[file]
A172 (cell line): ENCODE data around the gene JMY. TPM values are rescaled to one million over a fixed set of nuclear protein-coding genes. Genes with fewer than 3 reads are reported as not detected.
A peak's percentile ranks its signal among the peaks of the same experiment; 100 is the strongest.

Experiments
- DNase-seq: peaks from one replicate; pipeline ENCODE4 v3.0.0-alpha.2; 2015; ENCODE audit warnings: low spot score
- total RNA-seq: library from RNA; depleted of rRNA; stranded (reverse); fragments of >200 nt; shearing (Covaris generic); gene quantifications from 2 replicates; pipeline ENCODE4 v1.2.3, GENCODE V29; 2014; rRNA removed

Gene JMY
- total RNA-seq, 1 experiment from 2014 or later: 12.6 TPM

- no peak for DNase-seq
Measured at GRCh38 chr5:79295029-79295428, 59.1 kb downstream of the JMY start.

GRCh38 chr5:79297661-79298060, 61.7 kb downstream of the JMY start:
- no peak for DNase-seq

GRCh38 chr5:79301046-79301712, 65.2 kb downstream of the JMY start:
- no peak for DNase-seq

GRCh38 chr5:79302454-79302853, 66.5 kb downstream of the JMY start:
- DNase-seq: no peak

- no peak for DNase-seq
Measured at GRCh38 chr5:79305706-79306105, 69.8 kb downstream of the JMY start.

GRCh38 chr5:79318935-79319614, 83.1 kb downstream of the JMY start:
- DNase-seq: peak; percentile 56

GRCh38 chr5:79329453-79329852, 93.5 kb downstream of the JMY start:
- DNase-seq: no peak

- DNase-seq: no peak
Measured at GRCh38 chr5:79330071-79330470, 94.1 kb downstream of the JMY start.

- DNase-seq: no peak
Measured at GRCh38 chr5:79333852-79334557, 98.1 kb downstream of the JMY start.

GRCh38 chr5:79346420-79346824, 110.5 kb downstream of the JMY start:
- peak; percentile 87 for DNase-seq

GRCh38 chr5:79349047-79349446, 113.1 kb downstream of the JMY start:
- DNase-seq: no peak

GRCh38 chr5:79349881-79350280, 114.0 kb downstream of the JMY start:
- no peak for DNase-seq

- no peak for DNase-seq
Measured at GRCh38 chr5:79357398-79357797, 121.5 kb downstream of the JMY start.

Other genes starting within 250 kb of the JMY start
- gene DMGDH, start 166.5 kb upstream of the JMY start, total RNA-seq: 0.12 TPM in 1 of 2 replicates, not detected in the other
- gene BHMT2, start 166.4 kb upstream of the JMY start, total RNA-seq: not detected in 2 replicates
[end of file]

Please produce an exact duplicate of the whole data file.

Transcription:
A172 (cell line): ENCODE data around the gene JMY. TPM values are rescaled to one million over a fixed set of nuclear protein-coding genes. Genes with fewer than 3 reads are reported as not detected.
A peak's percentile ranks its signal among the peaks of the same experiment; 100 is the strongest.

Experiments
- DNase-seq: peaks from one replicate; pipeline ENCODE4 v3.0.0-alpha.2; 2015; ENCODE audit warnings: low spot score
- total RNA-seq: library from RNA; depleted of rRNA; stranded (reverse); fragments of >200 nt; shearing (Covaris generic); gene quantifications from 2 replicates; pipeline ENCODE4 v1.2.3, GENCODE V29; 2014; rRNA removed

Gene JMY
- total RNA-seq, 1 experiment from 2014 or later: 12.6 TPM

- no peak for DNase-seq
Measured at GRCh38 chr5:79295029-79295428, 59.1 kb downstream of the JMY start.

GRCh38 chr5:79297661-79298060, 61.7 kb downstream of the JMY start:
- no peak for DNase-seq

GRCh38 chr5:79301046-79301712, 65.2 kb downstream of the JMY start:
- no peak for DNase-seq

GRCh38 chr5:79302454-79302853, 66.5 kb downstream of the JMY start:
- DNase-seq: no peak

- no peak for DNase-seq
Measured at GRCh38 chr5:79305706-79306105, 69.8 kb downstream of the JMY start.

GRCh38 chr5:79318935-79319614, 83.1 kb downstream of the JMY start:
- DNase-seq: peak; percentile 56

GRCh38 chr5:79329453-79329852, 93.5 kb downstream of the JMY start:
- DNase-seq: no peak

- DNase-seq: no peak
Measured at GRCh38 chr5:79330071-79330470, 94.1 kb downstream of the JMY start.

- DNase-seq: no peak
Measured at GRCh38 chr5:79333852-79334557, 98.1 kb downstream of the JMY start.

GRCh38 chr5:79346420-79346824, 110.5 kb downstream of the JMY start:
- peak; percentile 87 for DNase-seq

GRCh38 chr5:79349047-79349446, 113.1 kb downstream of the JMY start:
- DNase-seq: no peak

GRCh38 chr5:79349881-79350280, 114.0 kb downstream of the JMY start:
- no peak for DNase-seq

- no peak for DNase-seq
Measured at GRCh38 chr5:79357398-79357797, 121.5 kb downstream of the JMY start.

Other genes starting within 250 kb of the JMY start
- gene DMGDH, start 166.5 kb upstream of the JMY start, total RNA-seq: 0.12 TPM in 1 of 2 replicates, not detected in the other
- gene BHMT2, start 166.4 kb upstream of the JMY start, total RNA-seq: not detected in 2 replicates